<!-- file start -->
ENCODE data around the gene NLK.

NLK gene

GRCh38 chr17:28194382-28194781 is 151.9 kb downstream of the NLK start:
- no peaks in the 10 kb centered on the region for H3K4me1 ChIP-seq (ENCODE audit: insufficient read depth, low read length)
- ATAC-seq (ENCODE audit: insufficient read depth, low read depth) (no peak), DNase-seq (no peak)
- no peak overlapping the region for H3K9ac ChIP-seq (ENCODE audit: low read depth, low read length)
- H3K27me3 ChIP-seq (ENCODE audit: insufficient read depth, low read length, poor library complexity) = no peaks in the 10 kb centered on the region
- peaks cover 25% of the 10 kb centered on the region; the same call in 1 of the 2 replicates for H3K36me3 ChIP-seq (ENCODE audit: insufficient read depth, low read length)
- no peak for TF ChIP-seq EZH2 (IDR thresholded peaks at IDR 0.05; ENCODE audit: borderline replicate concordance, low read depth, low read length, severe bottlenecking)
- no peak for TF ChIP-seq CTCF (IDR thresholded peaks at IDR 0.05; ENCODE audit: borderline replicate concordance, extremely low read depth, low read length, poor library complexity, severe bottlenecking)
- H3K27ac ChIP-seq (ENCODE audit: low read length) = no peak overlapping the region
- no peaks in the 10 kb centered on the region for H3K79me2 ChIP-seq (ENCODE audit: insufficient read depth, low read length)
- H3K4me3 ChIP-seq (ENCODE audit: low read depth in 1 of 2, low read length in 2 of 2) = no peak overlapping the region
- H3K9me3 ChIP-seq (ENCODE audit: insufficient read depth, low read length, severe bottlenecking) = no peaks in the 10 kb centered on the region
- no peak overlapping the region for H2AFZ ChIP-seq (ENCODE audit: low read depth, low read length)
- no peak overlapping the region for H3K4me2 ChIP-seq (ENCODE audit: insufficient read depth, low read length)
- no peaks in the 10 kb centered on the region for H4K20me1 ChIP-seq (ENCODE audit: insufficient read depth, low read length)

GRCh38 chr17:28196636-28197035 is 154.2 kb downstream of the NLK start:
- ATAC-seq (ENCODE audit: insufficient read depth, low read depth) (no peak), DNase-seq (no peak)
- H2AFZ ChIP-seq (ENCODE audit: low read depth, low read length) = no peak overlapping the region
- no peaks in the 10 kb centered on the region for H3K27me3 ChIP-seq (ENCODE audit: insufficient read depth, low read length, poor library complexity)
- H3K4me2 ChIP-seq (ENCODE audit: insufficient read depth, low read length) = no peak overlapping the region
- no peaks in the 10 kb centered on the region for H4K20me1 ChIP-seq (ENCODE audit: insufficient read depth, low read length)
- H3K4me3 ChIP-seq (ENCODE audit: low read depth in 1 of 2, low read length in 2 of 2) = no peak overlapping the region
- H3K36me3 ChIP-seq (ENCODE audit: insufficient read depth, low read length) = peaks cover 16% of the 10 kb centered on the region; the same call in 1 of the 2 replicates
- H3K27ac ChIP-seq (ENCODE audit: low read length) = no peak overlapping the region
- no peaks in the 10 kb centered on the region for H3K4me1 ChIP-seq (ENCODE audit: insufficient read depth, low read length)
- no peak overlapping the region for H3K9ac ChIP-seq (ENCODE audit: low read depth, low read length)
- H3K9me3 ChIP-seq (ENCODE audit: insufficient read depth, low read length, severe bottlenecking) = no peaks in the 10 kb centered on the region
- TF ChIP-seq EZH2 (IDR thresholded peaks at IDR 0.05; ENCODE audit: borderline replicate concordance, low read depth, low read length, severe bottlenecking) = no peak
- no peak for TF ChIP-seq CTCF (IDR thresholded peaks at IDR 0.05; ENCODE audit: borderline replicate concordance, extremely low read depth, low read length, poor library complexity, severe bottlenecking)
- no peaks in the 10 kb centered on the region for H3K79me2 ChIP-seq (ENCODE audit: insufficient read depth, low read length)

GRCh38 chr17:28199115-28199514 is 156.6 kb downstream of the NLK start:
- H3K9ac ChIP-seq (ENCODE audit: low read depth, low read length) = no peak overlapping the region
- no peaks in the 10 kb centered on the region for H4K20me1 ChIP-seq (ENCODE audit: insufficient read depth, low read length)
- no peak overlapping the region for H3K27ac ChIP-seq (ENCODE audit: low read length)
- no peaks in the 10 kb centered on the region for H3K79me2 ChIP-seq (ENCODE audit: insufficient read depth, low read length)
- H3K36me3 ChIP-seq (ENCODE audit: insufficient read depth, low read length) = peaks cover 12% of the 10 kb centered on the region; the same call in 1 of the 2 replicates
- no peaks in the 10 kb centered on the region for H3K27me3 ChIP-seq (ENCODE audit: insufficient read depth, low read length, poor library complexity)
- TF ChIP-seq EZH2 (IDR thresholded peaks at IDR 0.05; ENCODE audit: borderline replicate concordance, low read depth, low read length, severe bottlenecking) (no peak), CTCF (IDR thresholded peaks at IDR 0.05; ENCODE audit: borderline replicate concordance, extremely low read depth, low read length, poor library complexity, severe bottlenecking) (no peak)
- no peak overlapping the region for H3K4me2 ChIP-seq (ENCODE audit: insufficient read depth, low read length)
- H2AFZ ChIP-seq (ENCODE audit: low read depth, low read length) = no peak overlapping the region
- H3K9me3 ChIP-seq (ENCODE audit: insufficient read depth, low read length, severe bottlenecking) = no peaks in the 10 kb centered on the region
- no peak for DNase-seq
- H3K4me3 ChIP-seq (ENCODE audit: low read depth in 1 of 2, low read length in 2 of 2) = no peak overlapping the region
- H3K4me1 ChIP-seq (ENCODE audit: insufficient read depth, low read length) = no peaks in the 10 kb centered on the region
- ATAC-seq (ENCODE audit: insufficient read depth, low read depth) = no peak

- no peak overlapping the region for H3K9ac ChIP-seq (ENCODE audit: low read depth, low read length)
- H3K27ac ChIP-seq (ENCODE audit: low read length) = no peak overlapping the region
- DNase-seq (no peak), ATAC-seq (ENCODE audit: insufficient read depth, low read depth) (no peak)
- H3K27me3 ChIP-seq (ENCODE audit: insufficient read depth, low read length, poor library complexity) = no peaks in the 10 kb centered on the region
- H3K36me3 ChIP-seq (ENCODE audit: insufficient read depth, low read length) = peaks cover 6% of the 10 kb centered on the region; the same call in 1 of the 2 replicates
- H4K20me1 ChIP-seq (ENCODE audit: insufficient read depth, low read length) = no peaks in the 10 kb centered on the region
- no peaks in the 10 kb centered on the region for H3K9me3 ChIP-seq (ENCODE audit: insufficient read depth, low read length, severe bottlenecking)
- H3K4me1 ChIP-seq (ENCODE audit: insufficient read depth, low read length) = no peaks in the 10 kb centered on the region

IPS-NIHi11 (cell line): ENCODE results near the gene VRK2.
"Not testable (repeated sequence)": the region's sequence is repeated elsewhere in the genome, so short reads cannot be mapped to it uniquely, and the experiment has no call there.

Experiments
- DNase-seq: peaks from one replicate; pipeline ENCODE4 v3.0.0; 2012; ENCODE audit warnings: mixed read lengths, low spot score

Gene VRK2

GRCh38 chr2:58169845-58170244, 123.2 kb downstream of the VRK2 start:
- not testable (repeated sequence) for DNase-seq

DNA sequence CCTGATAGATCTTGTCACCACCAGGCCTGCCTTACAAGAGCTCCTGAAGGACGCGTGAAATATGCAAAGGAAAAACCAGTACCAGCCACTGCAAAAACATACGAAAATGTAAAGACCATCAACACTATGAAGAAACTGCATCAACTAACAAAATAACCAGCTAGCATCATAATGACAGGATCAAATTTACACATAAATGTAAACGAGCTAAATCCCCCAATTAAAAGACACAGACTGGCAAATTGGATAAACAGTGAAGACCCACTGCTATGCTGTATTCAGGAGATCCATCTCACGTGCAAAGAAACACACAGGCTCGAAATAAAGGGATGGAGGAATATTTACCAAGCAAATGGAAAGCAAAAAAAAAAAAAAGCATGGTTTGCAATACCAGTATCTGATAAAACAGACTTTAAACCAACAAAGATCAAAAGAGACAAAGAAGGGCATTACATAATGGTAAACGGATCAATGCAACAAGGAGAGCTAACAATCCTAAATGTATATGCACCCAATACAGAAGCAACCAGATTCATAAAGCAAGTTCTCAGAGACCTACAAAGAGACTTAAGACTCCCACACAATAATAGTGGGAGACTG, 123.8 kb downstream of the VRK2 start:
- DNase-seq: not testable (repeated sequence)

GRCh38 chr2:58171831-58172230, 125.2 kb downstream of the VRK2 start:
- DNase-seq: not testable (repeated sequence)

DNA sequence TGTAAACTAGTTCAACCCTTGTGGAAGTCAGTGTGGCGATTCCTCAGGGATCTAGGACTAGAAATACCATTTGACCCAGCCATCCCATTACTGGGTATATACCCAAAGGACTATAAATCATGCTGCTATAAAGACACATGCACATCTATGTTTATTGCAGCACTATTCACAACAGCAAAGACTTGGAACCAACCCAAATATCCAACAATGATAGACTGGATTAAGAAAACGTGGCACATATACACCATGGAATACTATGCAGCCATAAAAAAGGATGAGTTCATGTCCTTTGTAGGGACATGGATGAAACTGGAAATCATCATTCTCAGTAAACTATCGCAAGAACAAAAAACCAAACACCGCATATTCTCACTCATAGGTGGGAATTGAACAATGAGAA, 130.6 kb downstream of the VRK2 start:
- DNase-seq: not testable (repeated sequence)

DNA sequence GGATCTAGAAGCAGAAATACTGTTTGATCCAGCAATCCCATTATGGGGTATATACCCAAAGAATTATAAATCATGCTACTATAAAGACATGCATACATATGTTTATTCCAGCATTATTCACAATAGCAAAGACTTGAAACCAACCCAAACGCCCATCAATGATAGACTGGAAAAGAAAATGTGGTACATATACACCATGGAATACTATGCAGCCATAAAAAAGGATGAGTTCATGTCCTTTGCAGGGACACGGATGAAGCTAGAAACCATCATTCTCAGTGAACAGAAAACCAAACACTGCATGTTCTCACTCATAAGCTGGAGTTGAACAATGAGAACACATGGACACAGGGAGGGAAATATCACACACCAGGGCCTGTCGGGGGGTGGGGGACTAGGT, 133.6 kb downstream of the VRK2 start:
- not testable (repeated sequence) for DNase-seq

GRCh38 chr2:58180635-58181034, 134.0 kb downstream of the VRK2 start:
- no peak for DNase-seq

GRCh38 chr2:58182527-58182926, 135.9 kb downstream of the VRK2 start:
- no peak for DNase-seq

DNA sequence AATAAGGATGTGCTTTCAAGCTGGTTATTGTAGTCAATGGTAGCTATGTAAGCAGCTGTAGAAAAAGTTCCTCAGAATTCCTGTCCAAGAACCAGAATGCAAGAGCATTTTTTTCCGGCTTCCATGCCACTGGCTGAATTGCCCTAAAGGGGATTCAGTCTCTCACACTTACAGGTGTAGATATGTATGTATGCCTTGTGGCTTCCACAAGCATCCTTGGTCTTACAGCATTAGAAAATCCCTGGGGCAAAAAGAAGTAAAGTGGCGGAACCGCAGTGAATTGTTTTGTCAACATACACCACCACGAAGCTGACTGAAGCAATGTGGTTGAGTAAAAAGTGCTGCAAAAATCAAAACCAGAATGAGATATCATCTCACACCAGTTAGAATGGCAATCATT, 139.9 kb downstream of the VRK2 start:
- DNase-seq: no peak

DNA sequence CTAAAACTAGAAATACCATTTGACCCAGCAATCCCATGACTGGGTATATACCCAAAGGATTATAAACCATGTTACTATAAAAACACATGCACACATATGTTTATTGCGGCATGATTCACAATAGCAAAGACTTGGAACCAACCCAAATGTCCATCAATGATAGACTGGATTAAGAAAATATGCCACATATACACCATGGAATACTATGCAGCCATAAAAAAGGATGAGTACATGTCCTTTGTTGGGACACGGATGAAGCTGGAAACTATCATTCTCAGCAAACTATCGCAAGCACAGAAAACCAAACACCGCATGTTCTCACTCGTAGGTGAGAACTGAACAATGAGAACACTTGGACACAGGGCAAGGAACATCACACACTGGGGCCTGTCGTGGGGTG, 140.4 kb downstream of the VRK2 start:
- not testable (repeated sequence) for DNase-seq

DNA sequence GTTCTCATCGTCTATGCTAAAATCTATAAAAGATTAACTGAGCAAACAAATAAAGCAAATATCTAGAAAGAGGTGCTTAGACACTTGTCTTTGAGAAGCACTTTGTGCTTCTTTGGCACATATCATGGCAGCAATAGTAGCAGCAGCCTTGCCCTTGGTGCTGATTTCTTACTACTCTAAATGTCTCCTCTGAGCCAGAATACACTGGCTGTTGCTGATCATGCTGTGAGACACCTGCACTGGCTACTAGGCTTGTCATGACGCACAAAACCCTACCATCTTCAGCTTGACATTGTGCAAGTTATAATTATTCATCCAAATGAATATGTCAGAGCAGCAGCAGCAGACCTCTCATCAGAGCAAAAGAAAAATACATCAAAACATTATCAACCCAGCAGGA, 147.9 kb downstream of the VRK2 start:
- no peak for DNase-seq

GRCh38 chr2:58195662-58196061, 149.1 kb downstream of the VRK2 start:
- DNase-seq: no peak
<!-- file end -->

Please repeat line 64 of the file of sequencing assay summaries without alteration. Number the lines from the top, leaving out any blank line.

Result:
- DNase-seq: not testable (repeated sequence)